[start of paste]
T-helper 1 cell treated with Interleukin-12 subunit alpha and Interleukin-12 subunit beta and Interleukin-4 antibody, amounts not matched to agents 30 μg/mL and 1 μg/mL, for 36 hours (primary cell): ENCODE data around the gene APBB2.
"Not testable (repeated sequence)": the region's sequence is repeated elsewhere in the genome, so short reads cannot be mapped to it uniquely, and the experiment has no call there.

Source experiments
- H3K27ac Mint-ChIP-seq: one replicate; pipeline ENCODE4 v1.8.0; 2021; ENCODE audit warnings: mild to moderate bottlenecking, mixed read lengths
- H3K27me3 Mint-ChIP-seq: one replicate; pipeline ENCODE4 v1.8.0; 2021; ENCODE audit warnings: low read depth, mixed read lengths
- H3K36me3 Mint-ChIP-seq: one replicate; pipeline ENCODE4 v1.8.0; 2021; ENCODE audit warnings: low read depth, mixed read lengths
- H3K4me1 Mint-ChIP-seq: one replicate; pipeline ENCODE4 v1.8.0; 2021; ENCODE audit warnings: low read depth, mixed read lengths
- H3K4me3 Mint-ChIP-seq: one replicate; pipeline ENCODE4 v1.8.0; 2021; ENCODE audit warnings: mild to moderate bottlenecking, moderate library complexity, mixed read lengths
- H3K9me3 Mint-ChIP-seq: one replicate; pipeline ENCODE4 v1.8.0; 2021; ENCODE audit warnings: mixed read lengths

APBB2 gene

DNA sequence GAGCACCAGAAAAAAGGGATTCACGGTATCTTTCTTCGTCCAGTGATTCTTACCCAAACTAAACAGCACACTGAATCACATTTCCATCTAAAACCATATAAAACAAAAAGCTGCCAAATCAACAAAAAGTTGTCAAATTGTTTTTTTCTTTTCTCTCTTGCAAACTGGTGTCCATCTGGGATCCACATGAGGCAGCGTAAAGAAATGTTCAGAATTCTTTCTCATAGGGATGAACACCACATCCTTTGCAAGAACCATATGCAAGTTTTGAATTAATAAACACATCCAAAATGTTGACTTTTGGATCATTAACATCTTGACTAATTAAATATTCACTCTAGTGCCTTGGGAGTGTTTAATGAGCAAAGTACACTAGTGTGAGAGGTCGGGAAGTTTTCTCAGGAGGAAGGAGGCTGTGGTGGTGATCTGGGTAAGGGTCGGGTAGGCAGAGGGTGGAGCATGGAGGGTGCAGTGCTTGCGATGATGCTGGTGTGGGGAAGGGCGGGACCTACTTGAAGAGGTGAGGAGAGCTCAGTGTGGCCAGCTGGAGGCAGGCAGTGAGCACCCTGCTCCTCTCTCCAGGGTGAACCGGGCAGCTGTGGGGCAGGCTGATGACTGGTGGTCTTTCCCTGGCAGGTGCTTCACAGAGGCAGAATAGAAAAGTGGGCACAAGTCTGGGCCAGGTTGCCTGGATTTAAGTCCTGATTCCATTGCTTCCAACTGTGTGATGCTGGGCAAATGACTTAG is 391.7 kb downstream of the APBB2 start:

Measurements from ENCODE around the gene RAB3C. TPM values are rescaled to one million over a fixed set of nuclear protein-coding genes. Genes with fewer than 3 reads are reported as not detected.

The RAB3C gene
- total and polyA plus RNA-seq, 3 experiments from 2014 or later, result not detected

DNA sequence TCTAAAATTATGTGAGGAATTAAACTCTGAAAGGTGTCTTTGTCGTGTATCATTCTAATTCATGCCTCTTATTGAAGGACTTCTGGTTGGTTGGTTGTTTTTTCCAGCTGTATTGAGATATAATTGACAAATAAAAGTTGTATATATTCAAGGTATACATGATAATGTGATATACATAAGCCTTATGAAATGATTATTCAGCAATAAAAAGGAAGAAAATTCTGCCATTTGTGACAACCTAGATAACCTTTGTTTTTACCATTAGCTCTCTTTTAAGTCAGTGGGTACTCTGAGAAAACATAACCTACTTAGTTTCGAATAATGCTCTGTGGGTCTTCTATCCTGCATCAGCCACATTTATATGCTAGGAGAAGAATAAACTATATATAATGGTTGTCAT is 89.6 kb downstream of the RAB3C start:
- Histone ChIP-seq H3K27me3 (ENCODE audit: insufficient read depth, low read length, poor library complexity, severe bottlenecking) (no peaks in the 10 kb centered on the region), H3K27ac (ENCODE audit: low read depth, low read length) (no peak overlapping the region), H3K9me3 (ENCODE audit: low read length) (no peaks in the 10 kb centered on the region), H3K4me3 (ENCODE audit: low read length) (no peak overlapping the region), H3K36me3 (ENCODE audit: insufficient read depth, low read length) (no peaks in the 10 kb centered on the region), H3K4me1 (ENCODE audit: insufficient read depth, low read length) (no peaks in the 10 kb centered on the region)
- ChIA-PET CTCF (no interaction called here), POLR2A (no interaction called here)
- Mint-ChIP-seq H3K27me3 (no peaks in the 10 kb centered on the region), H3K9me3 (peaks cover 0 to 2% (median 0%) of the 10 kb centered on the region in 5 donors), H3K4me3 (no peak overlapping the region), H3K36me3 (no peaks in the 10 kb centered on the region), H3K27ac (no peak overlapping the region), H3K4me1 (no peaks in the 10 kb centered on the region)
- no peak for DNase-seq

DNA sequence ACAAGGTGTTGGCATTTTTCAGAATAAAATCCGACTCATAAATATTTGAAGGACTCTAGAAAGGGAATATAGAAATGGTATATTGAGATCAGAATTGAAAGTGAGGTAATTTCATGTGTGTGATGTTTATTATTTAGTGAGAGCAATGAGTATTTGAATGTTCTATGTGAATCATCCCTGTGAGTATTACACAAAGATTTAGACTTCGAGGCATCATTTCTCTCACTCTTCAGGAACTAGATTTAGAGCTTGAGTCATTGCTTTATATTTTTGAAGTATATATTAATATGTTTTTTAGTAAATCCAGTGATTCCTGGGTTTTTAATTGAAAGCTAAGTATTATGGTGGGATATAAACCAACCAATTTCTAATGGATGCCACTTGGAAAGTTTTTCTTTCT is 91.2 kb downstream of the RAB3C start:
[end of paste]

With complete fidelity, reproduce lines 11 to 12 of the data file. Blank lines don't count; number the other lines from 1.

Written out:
DNA sequence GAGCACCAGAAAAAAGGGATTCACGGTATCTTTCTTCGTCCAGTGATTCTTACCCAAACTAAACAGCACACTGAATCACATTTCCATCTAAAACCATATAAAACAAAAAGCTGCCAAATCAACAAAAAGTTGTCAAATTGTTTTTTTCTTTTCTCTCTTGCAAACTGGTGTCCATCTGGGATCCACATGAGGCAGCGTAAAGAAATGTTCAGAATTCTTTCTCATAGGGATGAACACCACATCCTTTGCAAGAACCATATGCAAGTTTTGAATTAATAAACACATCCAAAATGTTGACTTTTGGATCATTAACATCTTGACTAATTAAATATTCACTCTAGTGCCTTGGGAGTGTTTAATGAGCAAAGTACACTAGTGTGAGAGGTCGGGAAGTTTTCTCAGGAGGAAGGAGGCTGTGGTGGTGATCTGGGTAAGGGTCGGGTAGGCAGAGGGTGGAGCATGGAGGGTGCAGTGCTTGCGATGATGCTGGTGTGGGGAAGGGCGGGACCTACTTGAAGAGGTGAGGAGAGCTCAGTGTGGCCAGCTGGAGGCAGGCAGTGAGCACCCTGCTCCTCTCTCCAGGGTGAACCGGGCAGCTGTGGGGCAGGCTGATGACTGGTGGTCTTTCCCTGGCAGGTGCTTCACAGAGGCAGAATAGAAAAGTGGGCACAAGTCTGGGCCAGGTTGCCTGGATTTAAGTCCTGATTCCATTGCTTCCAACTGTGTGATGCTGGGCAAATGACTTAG is 391.7 kb downstream of the APBB2 start:

Measurements from ENCODE around the gene RAB3C. TPM values are rescaled to one million over a fixed set of nuclear protein-coding genes. Genes with fewer than 3 reads are reported as not detected.